A day-long bandh (complete shutdown) was observed on September 12 across Assam in protest of the Centre’s notification. Called by the AJYCP and endorsed by a number of ethnic students’ bodies like the All Bodo Students Union, Karbi Students Union and Matak Students organization, the bandh was effective throughout the Brahmaputra valley of Assam.
However, some organizations based in the Barak valley opposed the bandh and supported New Delhi’s initiative. The Nikhil Bharat Bengali Udbastu Samanway Samittee—or All India Bengali Refugees Coordination Committee—even came out with the demand for permanent citizenship for minority Bangladeshi nationals (read: Hindu) in India.
Assam chief minister Tarun Gogoi also favored granting refugee status to those Bangladeshi minority migrants entering India because of religious persecution at home. Gogoi even claimed that his cabinet had already adopted a resolution over the matter. The Congress Party veteran emphasized, however, that Assam would not be able to take the burden of all those migrants.
Assam Gov. Padmanabha Balakrishna Acharya, of the BJP, took a strong position, saying that all Hindus are entitled to Indian citizenship by birthright. The non-Muslim migrants from Muslim-majority nations come to India under compulsion, and hence they should be given full Indian citizenship with voting rights, he asserted.
Meanwhile, a senior Assamese journalist has requested that Modi not “burden” the economically struggling state, urging him to clarify how the Hindu migrants from Pakistan or Bangladesh would be settled in the country. In a letter addressed to the Prime Minister’s Office on September 16, journalist DN Chakrabarty argued that since 1947 Assam has already taken in over 70 lakh (7 million) Muslim migrants from East Pakistan (later Bangladesh), and another 30 lakh Bengali Hindus.
Chakrabarty wrote out that “the problem of Hindu migrants from Pakistan and Bangladesh cannot be solved in isolation, but practical measures should be taken to permanently resolve the long-standing problem of minority persecution not only in the Indian subcontinent but also in the entire southeast Asia.”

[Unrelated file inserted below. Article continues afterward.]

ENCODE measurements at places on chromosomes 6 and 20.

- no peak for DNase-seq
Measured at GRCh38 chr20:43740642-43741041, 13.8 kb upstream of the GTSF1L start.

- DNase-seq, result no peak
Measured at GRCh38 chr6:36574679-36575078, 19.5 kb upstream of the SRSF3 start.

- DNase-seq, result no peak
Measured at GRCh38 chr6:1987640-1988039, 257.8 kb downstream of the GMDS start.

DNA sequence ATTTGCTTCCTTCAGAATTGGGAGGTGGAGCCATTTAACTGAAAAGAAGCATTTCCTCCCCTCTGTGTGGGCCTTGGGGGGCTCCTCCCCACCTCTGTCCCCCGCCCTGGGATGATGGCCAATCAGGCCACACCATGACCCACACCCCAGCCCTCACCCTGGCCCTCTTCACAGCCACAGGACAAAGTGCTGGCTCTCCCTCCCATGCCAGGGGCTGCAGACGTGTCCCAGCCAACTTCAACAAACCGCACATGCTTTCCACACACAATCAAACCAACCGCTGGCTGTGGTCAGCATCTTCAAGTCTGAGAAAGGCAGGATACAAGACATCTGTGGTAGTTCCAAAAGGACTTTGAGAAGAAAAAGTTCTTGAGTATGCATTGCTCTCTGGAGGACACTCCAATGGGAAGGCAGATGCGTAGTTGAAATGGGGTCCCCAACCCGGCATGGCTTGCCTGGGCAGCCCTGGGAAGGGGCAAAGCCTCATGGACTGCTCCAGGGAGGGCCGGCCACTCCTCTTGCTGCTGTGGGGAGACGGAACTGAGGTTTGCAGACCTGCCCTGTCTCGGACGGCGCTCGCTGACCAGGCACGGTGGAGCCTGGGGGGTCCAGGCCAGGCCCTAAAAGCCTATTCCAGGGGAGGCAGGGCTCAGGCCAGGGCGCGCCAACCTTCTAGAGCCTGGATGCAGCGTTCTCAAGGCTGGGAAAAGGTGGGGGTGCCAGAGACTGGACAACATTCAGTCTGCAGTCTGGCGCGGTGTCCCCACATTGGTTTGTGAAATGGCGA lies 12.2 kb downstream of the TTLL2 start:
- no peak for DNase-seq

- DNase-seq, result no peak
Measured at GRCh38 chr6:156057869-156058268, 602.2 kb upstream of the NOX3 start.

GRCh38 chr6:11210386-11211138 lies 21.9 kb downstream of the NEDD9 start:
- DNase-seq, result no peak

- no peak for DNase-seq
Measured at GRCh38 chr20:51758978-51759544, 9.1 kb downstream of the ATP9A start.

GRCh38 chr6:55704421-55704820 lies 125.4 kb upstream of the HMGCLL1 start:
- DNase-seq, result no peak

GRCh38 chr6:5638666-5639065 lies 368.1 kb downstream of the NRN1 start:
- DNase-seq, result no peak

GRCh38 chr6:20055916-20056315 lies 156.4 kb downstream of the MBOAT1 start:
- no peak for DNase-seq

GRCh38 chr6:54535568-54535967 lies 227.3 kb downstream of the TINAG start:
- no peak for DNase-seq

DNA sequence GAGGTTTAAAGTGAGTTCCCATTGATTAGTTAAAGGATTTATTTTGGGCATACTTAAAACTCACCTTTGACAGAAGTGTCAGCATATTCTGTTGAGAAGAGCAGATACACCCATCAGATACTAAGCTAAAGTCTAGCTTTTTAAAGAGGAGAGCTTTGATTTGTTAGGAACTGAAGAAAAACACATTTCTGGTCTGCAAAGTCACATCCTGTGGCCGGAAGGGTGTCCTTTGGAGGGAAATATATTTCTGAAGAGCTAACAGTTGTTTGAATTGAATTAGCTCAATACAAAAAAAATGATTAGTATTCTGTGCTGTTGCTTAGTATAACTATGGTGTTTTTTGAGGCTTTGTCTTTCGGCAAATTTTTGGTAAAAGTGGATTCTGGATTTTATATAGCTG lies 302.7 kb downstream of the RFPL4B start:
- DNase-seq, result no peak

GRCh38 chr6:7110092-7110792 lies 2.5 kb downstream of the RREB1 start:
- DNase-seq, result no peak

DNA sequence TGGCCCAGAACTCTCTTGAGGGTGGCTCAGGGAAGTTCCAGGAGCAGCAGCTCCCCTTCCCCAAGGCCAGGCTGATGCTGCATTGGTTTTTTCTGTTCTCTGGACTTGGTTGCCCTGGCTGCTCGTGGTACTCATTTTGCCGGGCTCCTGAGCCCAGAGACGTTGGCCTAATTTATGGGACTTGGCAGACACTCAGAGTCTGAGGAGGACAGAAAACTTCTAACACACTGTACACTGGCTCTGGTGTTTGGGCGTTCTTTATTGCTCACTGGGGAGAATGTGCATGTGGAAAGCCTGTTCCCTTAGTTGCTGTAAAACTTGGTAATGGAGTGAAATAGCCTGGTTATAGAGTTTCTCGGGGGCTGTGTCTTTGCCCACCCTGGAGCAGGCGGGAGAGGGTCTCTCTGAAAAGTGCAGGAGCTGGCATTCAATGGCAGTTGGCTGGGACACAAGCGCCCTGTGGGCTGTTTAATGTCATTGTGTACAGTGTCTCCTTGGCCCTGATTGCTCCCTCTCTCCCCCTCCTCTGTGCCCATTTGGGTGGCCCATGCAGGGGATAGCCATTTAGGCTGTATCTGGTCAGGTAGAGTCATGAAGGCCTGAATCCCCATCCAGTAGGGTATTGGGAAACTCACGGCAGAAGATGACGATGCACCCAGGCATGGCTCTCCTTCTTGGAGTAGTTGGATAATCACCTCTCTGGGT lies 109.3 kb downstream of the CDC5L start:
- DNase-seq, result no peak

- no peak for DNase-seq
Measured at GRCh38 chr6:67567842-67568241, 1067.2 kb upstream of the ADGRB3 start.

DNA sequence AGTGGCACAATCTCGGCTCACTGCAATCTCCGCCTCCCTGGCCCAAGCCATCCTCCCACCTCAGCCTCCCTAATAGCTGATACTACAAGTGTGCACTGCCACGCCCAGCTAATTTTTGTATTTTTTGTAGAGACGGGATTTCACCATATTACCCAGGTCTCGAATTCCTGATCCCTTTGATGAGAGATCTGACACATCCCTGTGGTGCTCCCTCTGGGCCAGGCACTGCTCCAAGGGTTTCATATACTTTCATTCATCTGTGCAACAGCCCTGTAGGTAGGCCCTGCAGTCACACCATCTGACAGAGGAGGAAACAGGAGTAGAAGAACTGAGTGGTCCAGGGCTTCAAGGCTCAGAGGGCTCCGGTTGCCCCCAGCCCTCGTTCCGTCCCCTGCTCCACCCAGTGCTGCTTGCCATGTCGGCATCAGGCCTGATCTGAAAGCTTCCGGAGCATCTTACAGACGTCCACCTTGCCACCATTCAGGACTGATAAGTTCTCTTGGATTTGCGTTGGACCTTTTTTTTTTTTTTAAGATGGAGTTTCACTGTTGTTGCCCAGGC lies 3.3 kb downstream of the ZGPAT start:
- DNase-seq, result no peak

Asserting that the fear of loss of identity has gripped the Assamese community for the last six decades, Chakrabarty urged the Union government “not to inundate Assam with a fresh crop of refugees even on humanitarian grounds. While the Assamese people have full sympathy with the persecuted minorities in Pakistan and Bangladesh, they are not in a position to shoulder any extra burden of refugees from Bangladesh or elsewhere.”
Chakrabarty also advocated for a special session of the Parliament to discuss a permanent solution to the sensitive issue. He also called for a special conference of the South Asian Association for Regional Cooperation (SAARC) to address the problems of persecution of minorities and movements across regional borders.
India today officially supports nearly half a million asylum-seekers from Tibet, Myanmar (formerly Burma), Sri Lanka, Bangladesh, Nepal, Pakistan, Afghanistan and few other countries. According to the World Refugee Survey (conducted by US Committee for Refugees and Immigrants), the estimated number of refugees who are taking shelter in India is over 4,56,000.